In the movie Star Trek: First Contact, the Borg go back in time in order to stop the founding of the Federation and destroy humanity. The Enterprise follow the Borg back in time in order to stop them .

From previous encounters with the Borg, it was established that they act as a collective with no leader. This was changed in Star Trek:First Contact, when Captain Picard encounters a Borg Queen – a singular entity who acted as a commander of the Borg. It was later established in Star Trek: Voyager that there are many identical Borg Queens throughout the galaxy, and they were derived from a single child belonging to a race known as “Species 125″.

The Borg Queen was intended to be given an origin story in an episode of Star Trek: Enterprise. Alice Krige (the actress who played the Borg Queen) would return as a Starfleet Medical Officer who makes contact with the Borg. The story would focus on her journey to find them and, ultimately, be assimilated into the collective.

Star Trek: Enterprise was cancelled, however, before this episode could be produced.


It’s not unheard of for writers to re-purpose scripts for movies. Die Hard for example, was originally meant to be a sequel to Arnold Schwarzenegger’s action film Commando before being changed.

Due to having several series running at the same time, Star Trek may be the biggest offender in re-using scripts. Several episodes intended for Star Trek: Phase II, for example. ended up being reused for Star Trek: The Next Generation (such as “The Child” and “Devil’s Due”).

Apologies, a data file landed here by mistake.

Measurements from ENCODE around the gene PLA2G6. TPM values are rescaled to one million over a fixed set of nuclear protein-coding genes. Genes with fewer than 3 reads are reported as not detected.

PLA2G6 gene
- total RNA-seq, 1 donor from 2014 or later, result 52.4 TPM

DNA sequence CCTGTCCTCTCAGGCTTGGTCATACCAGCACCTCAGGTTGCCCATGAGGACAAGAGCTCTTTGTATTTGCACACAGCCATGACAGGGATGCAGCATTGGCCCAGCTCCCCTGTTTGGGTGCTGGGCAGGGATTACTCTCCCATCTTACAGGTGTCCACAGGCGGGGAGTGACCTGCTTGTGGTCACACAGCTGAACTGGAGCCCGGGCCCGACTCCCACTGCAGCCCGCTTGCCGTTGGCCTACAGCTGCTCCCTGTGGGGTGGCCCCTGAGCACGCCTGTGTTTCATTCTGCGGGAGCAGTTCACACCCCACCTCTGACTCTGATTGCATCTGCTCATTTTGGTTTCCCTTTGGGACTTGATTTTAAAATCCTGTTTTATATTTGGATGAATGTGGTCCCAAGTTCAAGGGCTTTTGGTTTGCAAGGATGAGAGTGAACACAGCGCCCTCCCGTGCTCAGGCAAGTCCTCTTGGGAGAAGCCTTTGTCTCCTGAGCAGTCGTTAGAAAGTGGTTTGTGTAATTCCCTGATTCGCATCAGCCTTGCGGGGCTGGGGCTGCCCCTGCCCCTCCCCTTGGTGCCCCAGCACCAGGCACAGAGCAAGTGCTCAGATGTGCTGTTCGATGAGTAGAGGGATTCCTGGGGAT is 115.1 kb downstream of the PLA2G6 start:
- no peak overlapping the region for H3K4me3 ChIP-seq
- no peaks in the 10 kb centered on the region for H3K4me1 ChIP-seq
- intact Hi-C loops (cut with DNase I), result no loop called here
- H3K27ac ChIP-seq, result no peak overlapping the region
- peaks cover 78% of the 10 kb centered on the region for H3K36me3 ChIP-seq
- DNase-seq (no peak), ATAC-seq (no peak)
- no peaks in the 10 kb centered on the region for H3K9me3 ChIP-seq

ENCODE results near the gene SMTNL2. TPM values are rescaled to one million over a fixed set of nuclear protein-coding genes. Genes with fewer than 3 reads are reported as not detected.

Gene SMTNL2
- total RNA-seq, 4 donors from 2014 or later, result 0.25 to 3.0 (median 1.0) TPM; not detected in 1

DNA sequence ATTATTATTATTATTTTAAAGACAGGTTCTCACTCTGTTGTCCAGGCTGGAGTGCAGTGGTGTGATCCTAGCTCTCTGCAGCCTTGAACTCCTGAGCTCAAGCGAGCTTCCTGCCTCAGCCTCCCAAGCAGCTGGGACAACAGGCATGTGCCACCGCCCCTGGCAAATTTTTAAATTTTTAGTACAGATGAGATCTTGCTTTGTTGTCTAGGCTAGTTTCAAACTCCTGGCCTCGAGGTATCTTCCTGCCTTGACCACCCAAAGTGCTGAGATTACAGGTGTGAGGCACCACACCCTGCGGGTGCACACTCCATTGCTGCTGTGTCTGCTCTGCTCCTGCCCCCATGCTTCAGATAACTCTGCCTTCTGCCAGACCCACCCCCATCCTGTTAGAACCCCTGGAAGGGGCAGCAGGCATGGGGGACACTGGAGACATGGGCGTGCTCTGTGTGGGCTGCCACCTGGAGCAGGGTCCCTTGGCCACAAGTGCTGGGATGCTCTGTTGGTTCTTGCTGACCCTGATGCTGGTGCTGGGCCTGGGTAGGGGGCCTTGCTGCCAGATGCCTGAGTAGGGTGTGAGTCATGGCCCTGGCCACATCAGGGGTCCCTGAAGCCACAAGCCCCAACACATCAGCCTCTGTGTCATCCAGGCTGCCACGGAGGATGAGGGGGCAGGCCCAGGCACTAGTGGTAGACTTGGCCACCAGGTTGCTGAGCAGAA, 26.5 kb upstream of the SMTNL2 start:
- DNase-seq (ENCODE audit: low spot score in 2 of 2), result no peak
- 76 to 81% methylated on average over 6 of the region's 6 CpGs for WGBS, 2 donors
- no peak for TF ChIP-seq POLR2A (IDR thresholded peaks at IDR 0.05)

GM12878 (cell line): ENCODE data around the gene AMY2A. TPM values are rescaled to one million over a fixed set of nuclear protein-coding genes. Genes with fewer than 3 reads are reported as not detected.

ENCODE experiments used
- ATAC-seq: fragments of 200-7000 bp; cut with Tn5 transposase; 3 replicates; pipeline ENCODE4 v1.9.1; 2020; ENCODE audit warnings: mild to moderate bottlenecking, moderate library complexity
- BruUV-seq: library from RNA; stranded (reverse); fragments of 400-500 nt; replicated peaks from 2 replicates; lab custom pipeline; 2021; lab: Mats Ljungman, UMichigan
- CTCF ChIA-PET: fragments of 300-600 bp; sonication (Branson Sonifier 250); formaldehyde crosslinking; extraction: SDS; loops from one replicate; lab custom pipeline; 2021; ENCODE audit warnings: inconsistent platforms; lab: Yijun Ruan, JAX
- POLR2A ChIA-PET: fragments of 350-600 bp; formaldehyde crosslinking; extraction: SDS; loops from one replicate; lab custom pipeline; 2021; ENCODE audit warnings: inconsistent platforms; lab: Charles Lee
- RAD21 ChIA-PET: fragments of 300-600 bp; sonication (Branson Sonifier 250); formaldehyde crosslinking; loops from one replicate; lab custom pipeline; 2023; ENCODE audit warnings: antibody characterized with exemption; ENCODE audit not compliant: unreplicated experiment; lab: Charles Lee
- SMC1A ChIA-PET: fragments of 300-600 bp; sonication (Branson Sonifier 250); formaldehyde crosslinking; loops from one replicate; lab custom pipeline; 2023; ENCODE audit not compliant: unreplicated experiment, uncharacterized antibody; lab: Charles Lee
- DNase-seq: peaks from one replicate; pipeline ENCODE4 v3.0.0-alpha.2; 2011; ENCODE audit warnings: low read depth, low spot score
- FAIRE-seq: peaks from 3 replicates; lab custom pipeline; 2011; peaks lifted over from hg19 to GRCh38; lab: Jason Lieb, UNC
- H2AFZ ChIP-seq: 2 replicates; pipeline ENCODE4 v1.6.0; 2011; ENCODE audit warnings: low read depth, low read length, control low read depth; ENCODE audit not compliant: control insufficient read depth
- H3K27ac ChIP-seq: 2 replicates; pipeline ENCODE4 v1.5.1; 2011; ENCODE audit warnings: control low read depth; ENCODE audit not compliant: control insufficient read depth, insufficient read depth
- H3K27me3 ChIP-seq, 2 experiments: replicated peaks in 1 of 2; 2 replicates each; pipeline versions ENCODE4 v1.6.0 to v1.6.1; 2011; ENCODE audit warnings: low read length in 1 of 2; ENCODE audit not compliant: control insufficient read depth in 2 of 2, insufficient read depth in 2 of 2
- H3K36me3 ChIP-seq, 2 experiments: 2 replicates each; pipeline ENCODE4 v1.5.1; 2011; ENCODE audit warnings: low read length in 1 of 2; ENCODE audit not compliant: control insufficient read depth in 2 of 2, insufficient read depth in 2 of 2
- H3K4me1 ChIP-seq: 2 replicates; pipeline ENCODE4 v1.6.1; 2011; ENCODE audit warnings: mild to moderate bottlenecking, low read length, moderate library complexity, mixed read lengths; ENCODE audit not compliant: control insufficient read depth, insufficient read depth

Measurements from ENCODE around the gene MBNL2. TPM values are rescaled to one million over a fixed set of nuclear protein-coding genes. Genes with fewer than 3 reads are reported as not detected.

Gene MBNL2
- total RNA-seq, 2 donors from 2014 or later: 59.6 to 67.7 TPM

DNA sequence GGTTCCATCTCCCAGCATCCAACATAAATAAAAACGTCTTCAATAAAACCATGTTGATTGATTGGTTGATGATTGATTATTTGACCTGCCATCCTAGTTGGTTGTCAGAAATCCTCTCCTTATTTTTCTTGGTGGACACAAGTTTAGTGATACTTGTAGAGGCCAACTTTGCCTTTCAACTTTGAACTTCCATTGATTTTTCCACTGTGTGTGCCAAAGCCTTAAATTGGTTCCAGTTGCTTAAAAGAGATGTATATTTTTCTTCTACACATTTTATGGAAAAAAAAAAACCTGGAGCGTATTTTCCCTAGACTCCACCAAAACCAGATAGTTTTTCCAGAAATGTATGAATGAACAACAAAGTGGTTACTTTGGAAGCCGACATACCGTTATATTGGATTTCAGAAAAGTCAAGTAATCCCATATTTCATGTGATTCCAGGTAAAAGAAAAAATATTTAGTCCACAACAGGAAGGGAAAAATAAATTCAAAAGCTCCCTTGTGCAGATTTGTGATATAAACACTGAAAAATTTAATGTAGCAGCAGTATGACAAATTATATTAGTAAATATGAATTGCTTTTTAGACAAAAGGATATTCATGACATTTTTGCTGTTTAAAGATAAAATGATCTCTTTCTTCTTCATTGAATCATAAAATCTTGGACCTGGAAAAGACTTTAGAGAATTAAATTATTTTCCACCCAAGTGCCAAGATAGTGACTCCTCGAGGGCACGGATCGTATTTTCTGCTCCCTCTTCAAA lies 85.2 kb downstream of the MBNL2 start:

There was an episode pitched for Star Trek: The Next Generation based around the Roswell UFO incident. A Ferengi ship would end up time-travelling to Earth in the 1940s with the Enterprise in pursuit. The Ferengi ship would crash in New Mexico – creating the Roswell myth. It would be up to Captain Picard to extract them without messing up the timeline.

The episode was pitched but rejected due to their already being a time-travel episode that season. It would later be re-purposed into the Star Trek: Deep Space Nine episode “Little Green Men”, which focused on Quark and his family time-travelling and becoming the origin of the Roswell incident.



The writer of the famous Star Trek: The Original Series episode “The Trouble With Tribbles” was an author named David Gerrold. The Tribbles weren’t the only adorable enemy that he wanted to have Captain Kirk face. David Gerrold once pitched an episode named “Bandi”, where an alien life form was brought upon the Enterprise that had the ability to control people’s emotions.

So what was Bandi exactly? A three-foot tall teddy bear… who was evil.

Bandi manages to take control over the crew of the Enterprise, when Kirk orders the crew to kill Bandi, Bandi orders the crew to murder Kirk on sight. Kirk has to survive the onslaught of his mind-controlled crew whilst Spock, the only one unaffected by Bandi’s emotion control powers (due to being a Vulcan), kills Bandi.

The moral of the episode was to never remove creatures from their native habitat. It was a good thing they had Spock on board otherwise Captain Kirk would have been killed and replaced by an alien version of Ted.


When Seven of Nine (played by Jeri Ryan) was introduced in the fourth season of Star Trek: Voyager, she quickly became one of the most popular characters on the show. Seven was originally the last surviving member of her Borg collective and is left alone on Voyager. In many ways, she mirrored the characters of Spock and Data – characters who lacked emotions trying to live among those that did.